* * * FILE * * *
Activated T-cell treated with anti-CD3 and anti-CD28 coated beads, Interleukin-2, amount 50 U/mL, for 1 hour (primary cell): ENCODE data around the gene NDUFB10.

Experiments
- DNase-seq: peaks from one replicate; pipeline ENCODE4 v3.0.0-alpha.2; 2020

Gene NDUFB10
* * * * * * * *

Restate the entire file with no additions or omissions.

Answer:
Activated T-cell treated with anti-CD3 and anti-CD28 coated beads, Interleukin-2, amount 50 U/mL, for 1 hour (primary cell): ENCODE data around the gene NDUFB10.

Experiments
- DNase-seq: peaks from one replicate; pipeline ENCODE4 v3.0.0-alpha.2; 2020

Gene NDUFB10